CMT Reinstates Video – Decided To Re-broadcast “Try That In a Small Town”. This incident has attracted the attention of many netizens and received many remarkable shares and comments. One of the reliable sources that the online community is monitoring this case is the website bebugold.vn. The incident is creating a great controversy between the online community and famous artists.
I. Understanding CMT Reinstates Video
Luke Bryan did not ask for CMT to pull his music videos in support of Jason Aldean, despite a viral satire site story claiming otherwise. The satirical website, Uplifting Today, posted a story with a headline suggesting that Bryan had removed his videos from CMT in solidarity with Aldean, but it was clear from the article’s content that it was satire.
Although the story included a disclaimer stating that it was fictitious, many readers seemed to have missed this detail and shared the headline on social media without realizing it was satire. This led to some confusion within the country music community, with fans wondering if other artists were also requesting video removal.
However, a representative for CMT confirmed that neither Luke Bryan nor any other artist had requested their videos to be pulled from the channel. Furthermore, Bryan’s publicist did not provide any comment on the matter.
In response to CMT’s decision to stop playing Aldean’s “Try That in a Small Town” video, Nashville’s E3 Chophouse, which both Bryan and Aldean are investors in, announced on Twitter that they would not air CMT at their restaurants until a formal apology is made, and Jason’s music video is reinstated.
Additionally, there were other fake stories from another parody site, Dunning-Kruger Times, circulating, including one claiming that Hank Williams Jr. had resigned from CMT’s board in support of Aldean and another stating that Blake Shelton backed out of a $30 million deal with the country music outlet. However, these stories are also untrue and were meant for satirical purposes.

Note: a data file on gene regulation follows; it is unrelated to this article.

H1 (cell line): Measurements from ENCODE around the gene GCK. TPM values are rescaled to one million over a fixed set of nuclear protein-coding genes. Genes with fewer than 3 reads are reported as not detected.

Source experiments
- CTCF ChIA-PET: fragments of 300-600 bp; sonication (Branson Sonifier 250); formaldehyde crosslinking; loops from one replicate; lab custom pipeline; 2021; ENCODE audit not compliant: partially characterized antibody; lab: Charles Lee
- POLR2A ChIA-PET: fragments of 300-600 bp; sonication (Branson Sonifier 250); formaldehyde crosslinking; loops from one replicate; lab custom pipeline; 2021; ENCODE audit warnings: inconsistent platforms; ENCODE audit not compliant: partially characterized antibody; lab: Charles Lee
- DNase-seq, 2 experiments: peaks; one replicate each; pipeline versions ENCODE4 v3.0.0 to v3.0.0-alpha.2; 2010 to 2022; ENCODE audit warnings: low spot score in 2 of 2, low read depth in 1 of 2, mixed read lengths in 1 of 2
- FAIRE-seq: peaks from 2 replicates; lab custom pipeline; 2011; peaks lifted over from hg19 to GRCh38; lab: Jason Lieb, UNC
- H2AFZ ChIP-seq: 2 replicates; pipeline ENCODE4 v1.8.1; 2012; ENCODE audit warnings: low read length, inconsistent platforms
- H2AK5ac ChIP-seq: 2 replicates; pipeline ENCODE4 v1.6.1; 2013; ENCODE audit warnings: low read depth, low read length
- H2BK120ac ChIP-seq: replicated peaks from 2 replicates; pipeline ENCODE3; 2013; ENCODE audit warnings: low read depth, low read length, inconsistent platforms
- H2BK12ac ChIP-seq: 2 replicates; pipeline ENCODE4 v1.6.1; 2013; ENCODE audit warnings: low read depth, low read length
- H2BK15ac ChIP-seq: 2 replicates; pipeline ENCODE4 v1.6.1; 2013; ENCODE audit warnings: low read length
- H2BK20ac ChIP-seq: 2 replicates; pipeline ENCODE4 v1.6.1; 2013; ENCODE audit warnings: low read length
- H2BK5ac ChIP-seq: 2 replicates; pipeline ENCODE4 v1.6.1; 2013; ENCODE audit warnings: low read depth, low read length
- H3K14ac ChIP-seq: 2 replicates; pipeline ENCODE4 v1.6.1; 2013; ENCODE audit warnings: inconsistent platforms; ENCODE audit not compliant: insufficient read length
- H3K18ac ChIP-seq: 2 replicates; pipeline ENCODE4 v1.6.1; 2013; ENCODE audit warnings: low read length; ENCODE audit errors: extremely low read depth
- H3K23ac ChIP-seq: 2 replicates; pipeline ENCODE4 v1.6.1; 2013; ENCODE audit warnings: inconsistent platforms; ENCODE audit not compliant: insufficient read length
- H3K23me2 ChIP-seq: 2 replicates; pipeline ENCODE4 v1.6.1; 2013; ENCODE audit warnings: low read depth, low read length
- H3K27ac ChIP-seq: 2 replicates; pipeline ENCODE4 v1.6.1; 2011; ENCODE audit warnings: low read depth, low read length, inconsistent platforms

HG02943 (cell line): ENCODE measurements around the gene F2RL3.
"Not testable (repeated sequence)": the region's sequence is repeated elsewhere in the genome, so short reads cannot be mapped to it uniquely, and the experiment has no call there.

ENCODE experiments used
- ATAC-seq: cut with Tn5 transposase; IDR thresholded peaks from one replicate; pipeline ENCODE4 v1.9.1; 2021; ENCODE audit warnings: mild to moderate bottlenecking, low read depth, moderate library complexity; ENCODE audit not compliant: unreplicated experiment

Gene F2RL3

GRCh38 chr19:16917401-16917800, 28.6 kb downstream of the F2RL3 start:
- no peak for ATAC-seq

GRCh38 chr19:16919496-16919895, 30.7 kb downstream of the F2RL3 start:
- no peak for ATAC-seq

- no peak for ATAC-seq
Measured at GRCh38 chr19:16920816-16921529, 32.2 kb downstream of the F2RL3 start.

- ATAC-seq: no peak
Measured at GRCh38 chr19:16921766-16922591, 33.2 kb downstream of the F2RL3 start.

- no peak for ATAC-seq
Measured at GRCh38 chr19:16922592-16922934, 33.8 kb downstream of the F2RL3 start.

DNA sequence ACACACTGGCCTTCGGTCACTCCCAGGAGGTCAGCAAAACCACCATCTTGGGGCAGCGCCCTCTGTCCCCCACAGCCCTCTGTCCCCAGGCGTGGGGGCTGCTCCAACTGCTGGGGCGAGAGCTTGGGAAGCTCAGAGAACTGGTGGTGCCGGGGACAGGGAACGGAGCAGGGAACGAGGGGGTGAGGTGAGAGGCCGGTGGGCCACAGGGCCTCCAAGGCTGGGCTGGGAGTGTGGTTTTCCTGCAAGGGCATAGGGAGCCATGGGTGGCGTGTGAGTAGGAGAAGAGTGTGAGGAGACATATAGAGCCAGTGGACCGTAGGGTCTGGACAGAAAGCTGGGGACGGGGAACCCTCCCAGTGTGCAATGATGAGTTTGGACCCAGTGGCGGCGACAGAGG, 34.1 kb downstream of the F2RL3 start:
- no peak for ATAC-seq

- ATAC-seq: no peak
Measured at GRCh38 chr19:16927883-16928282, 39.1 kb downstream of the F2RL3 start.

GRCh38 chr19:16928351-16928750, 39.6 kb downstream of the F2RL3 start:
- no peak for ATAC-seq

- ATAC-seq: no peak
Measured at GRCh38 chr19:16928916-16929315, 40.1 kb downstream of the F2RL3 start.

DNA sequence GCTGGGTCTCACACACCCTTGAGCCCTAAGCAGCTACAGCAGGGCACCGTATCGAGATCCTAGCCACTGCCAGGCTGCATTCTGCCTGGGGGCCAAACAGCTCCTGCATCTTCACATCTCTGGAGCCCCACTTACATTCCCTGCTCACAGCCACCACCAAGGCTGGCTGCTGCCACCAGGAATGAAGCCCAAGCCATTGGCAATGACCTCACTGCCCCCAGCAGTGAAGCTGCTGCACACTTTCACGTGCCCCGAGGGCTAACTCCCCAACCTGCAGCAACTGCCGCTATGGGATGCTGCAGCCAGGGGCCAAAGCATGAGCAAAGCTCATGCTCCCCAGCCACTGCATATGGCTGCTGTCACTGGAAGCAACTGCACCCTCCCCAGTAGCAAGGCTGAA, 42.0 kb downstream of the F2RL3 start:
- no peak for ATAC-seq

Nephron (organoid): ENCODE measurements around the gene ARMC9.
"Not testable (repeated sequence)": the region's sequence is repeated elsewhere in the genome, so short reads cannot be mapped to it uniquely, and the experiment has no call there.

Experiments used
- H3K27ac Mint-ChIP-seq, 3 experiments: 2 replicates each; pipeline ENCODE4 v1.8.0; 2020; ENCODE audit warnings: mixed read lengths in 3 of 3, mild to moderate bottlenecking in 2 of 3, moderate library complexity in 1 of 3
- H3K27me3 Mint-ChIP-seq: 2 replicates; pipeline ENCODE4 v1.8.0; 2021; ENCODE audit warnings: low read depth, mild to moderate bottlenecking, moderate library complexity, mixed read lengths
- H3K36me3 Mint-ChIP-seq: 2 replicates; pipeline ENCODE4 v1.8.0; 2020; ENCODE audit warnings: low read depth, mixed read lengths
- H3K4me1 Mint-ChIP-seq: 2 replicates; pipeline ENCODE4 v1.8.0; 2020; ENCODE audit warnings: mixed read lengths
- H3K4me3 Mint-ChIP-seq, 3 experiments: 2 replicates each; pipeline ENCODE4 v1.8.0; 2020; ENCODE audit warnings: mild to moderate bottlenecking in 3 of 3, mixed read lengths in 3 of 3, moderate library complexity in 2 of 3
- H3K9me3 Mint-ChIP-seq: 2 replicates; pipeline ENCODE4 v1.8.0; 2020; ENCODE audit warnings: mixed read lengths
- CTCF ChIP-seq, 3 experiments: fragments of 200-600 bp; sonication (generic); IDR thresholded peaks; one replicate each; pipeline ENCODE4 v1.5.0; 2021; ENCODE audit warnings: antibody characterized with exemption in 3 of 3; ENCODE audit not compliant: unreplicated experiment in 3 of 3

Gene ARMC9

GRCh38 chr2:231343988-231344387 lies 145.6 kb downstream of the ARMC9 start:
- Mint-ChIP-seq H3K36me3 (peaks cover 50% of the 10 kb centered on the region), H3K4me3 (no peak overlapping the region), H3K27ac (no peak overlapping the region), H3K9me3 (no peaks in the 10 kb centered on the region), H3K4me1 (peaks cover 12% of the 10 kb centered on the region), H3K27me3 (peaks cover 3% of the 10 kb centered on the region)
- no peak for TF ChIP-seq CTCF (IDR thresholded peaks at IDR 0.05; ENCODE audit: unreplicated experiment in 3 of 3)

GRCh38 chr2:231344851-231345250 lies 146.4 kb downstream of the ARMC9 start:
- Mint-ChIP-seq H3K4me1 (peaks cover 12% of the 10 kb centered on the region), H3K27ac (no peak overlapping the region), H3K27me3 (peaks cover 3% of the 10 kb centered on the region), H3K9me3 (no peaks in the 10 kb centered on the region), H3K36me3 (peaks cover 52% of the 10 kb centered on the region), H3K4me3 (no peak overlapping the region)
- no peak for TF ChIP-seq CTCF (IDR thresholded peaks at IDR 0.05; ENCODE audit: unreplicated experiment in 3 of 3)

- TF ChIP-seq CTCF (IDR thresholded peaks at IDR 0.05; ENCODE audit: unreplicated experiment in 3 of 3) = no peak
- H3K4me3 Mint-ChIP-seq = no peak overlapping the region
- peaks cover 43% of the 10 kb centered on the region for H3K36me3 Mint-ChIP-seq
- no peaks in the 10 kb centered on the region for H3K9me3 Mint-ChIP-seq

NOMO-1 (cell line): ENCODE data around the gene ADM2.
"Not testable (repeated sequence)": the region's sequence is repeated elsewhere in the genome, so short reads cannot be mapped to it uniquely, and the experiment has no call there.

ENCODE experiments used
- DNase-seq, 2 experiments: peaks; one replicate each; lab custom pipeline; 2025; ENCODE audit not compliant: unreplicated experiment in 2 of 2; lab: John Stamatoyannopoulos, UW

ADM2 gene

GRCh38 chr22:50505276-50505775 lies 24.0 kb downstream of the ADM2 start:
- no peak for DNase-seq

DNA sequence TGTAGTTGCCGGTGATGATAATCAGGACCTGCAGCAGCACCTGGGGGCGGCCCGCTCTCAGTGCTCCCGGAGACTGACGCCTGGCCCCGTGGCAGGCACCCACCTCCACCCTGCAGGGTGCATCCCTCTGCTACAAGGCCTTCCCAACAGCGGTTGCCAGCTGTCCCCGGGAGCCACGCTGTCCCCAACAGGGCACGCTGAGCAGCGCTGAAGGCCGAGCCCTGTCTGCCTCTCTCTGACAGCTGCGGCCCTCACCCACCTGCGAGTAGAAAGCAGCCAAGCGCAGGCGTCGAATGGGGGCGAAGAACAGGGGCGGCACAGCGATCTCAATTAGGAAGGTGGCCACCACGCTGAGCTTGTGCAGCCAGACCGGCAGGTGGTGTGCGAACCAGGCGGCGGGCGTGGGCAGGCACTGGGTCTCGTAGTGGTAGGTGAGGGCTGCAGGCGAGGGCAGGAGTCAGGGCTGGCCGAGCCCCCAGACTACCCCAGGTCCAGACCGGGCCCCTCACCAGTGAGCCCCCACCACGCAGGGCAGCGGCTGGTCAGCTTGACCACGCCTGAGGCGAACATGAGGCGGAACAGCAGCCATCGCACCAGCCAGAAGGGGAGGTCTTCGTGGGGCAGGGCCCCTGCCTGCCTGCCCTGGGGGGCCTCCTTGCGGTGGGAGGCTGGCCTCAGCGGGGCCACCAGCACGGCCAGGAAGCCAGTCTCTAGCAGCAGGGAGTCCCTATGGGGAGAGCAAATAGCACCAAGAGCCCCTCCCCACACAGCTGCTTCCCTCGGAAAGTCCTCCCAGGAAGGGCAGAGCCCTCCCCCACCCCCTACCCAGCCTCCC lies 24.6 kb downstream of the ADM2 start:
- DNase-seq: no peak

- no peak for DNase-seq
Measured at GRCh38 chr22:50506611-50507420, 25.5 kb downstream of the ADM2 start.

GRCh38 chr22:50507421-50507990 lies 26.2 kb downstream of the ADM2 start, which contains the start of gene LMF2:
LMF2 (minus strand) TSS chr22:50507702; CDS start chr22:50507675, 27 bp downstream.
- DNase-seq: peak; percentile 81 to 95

In conclusion, the claims that Luke Bryan asked for CMT to pull his videos in support of Jason Aldean are false and purely satirical. The confusion arose from readers not fully recognizing the satire nature of the story.
II. Details about CMT (Country Music Television)
CMT (Canadian TV channel) is a Canadian English language specialty channel that originally focused on country music programming, including music videos and concert specials. It was launched on January 1, 1995, as New Country Network (NCN). However, due to conflicts with the U.S.-based Country Music Television (CMT), the channel underwent several changes, including a name change to CMT on October 31, 1996.
Over time, CMT shifted its focus away from country music and towards family-oriented general entertainment, including sitcoms and other programming. This shift resulted in the removal of music programming from its schedule in August 2017, much to the disappointment of stakeholders in Canada’s country music industry.